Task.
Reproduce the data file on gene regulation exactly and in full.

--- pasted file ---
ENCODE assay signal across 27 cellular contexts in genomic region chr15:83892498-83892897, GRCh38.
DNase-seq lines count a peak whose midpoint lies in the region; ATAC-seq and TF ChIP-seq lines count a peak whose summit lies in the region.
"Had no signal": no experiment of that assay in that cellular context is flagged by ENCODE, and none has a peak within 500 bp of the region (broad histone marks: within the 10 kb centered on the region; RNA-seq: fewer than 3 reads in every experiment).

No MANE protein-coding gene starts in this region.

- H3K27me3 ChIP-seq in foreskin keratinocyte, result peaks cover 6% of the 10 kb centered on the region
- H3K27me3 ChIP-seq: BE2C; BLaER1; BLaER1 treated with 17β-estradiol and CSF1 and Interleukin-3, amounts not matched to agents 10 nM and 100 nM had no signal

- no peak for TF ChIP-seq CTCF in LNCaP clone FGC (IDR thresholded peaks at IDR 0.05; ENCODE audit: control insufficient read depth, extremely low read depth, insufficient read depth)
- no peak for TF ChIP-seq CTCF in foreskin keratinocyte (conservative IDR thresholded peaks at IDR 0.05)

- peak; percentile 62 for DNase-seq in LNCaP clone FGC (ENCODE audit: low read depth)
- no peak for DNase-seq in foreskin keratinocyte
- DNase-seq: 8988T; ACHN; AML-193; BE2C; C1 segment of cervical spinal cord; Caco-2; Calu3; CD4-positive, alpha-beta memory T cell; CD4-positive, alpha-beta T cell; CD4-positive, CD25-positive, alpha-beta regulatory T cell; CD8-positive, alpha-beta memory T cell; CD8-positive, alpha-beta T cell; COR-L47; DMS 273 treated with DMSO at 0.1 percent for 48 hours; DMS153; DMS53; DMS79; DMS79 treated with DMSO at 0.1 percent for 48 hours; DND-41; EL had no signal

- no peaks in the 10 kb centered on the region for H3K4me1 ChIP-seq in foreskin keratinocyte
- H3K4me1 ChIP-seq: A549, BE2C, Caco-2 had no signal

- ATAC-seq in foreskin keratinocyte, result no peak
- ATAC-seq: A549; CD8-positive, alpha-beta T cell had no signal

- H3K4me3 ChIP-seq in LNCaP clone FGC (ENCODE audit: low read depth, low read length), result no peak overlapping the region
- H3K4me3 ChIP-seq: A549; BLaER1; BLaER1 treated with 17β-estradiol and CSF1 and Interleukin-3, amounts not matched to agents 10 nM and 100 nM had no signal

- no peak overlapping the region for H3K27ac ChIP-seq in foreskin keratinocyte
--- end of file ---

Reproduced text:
ENCODE assay signal across 27 cellular contexts in genomic region chr15:83892498-83892897, GRCh38.
DNase-seq lines count a peak whose midpoint lies in the region; ATAC-seq and TF ChIP-seq lines count a peak whose summit lies in the region.
"Had no signal": no experiment of that assay in that cellular context is flagged by ENCODE, and none has a peak within 500 bp of the region (broad histone marks: within the 10 kb centered on the region; RNA-seq: fewer than 3 reads in every experiment).

No MANE protein-coding gene starts in this region.

- H3K27me3 ChIP-seq in foreskin keratinocyte, result peaks cover 6% of the 10 kb centered on the region
- H3K27me3 ChIP-seq: BE2C; BLaER1; BLaER1 treated with 17β-estradiol and CSF1 and Interleukin-3, amounts not matched to agents 10 nM and 100 nM had no signal

- no peak for TF ChIP-seq CTCF in LNCaP clone FGC (IDR thresholded peaks at IDR 0.05; ENCODE audit: control insufficient read depth, extremely low read depth, insufficient read depth)
- no peak for TF ChIP-seq CTCF in foreskin keratinocyte (conservative IDR thresholded peaks at IDR 0.05)

- peak; percentile 62 for DNase-seq in LNCaP clone FGC (ENCODE audit: low read depth)
- no peak for DNase-seq in foreskin keratinocyte
- DNase-seq: 8988T; ACHN; AML-193; BE2C; C1 segment of cervical spinal cord; Caco-2; Calu3; CD4-positive, alpha-beta memory T cell; CD4-positive, alpha-beta T cell; CD4-positive, CD25-positive, alpha-beta regulatory T cell; CD8-positive, alpha-beta memory T cell; CD8-positive, alpha-beta T cell; COR-L47; DMS 273 treated with DMSO at 0.1 percent for 48 hours; DMS153; DMS53; DMS79; DMS79 treated with DMSO at 0.1 percent for 48 hours; DND-41; EL had no signal

- no peaks in the 10 kb centered on the region for H3K4me1 ChIP-seq in foreskin keratinocyte
- H3K4me1 ChIP-seq: A549, BE2C, Caco-2 had no signal

- ATAC-seq in foreskin keratinocyte, result no peak
- ATAC-seq: A549; CD8-positive, alpha-beta T cell had no signal

- H3K4me3 ChIP-seq in LNCaP clone FGC (ENCODE audit: low read depth, low read length), result no peak overlapping the region
- H3K4me3 ChIP-seq: A549; BLaER1; BLaER1 treated with 17β-estradiol and CSF1 and Interleukin-3, amounts not matched to agents 10 nM and 100 nM had no signal

- no peak overlapping the region for H3K27ac ChIP-seq in foreskin keratinocyte